Film study: Why did Matt Nagy burn two timeouts but hold on to one?

Breaking down three gaffes and the sole bright spot from the Bears’ 24-10 debacle Monday against the Rams.

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Bears coach Matt Nagy greets his defense Monday.

Bears coach Matt Nagy greets his defense Monday.

Kevork Djansezian/Getty Images

INGLEWOOD, Calif. — Breaking down three gaffes and the sole bright spot from the Bears’ 24-10 debacle Monday against the Rams:

More timeout problems

Coach Matt Nagy screwed up another timeout situation. First he used two of them a play apart, then he didn’t use his third.

With about four minutes left in the first half, quarterback Nick Foles called for protection help, moving slot receiver Darnell Mooney into the backfield — first to Foles’ left, then to his right. Amid the confusion, Nagy called a timeout.

After Foles completed a pass to Mooney, the Bears went no-huddle and got to the line of scrimmage but couldn’t line up correctly. Rather than being behind Foles, running back Cordarrelle Patterson was offset left. Nagy called a second timeout.

The Bears continue to struggle with the basics.

‘‘I just wanted to protect our guys and make sure that we didn’t waste a play,’’ Nagy said. ‘‘Where [Foles] turns around and goes to hand the ball off and, you know, we’re not there.’’

Nagy said he’s ‘‘a little more lenient’’ with using timeouts in the first half than in the second.That makes what happened next inexplicable.

With 20 seconds left, Nagy let the clock run to halftime rather than using his last timeout to force a punt on fourth down.

That was an indictment of returner Ted Ginn, who has been useless — he has returned five punts for 24 yards and, Nagy said, let two balls fall that he should have caught Monday — since replacing injured Tarik Cohen.

Had he taken the timeout, Nagy said he would have tried to block the punt rather than return it.

So why not try?

‘‘I wasn’t, y’know, too concerned about that decision at the end of the half,’’ he said.

He should be. It was the second consecutive week Nagy bungled a timeout at the end of the first half. Against the Panthers, he took one with 2:07 left rather than lose only seven seconds before the two-minute warning.

‘‘That was a poor, poor decision there,’’ he said last week.

This was, too.

‘That would have been so nice’

On third-and-six from the Bears’ 5 about four minutes into the third quarter, Mooney lined up left and fooled cornerback Jalen Ramsey on a stutter-and-go. He was streaking down the sideline, wide-open, but pressure on Foles led to an overthrown pass and an incompletion.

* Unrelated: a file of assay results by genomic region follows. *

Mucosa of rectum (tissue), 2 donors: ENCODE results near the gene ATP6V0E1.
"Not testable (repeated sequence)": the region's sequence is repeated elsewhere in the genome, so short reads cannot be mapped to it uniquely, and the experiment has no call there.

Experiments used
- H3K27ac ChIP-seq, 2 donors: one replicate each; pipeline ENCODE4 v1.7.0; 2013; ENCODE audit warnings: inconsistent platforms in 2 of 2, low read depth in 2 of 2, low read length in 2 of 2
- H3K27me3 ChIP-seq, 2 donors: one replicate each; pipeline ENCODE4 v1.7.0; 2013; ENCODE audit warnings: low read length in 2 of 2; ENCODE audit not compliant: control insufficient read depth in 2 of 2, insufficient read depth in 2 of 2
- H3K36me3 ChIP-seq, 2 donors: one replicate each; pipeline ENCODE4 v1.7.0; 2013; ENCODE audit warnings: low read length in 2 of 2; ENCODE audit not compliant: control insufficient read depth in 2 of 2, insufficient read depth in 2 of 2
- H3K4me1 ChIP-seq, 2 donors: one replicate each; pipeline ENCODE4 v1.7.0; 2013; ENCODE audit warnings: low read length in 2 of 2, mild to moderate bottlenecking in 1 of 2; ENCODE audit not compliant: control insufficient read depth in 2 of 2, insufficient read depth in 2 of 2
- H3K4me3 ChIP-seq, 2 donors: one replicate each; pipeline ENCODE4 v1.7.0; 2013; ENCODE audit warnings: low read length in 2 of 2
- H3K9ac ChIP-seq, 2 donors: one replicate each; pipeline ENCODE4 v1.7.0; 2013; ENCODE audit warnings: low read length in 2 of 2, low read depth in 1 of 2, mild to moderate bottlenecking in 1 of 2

‘‘If [Foles] probably had just half a tick more, that probably would have been a 95-yard touchdown,’’ Nagy said. ‘‘Man, that would have been so nice to hit that and tie the game up at 10-10.’’

The Bears had an empty backfield and five linemen set to block five rushers. The Rams had four down linemen; the Bears had to find the fifth player. Just before the snap, inside linebacker Micah Kiser rushed between left tackle Charles Leno and left guard Rashaad Coward.

Nagy claimed his linemen heard the call the rusher was coming from the left. But when center Cody Whitehair looked right to help with defensive tackle Aaron Donald, the left side was playing two-on-three. Leno looked inside to block Kiser, leaving edge rusher Jachai Polite with a run at Foles.

Foles — who was pressured on 37.2% of his dropbacks, according to NFL Next Gen Stats — could have thrown a hot-route pass to receiver Allen Robinson, who ran a slant from the left slot, for a first down. Tight end Jimmy Graham was open in the flat, too. Instead, he took a shot that didn’t work.

‘‘Nick knows he can throw those,’’ Nagy said. ‘‘But he also knows he can go ahead and hit Mooney, too.’’

The end-zone pick

With the Bears at the Rams’ 9 in the third quarter, receiver Anthony Miller ran a five-yard out toward the left sideline, but cornerback Darious Williams crashed down. Rolling left, Foles went to his second read: a corner route to Mooney.

Cornerback Troy Hill had his back turned as he chased Mooney to the back left pylon. As the ball arrived, Hill popped the ball with the back of his left hand to safety Taylor Rapp.

Like a lot of plays this season, it looked better to Nagy in the planning stages than it did on the field. Foles should have thrown the ball away.

‘‘The play design, before you see the play, you like it,’’ Nagy said. ‘‘It’s something that we’ve talked about that we liked. It’s an ability for us to get on the edge with Nick and maybe have a receiver to throw it to. . . .

‘‘When they do cover it like that, Nick would be the first to tell you that you just throw it even further in the back corner of the end zone or just throw the ball away and live to see the next down.’’

The only TD

Safety Eddie Jackson was scared twice. He grabbed his left knee while jumping on a blitz in the third quarter but said he knew it wasn’t a torn ligament. He had that injury in 2014.

‘‘It started to calm down,’’ he said. ‘‘I started to feel much better.’’

After having two touchdowns called back this season, Jackson finally found the end zone — but not before he thought the Bears had been flagged again.

Halfway through the fourth quarter, he picked up a fumble by Robert Woods (forced by outside linebacker Robert Quinn) and ran eight yards for a touchdown. He saw a flag, but it was a hold on tight end Johnny Mundt.

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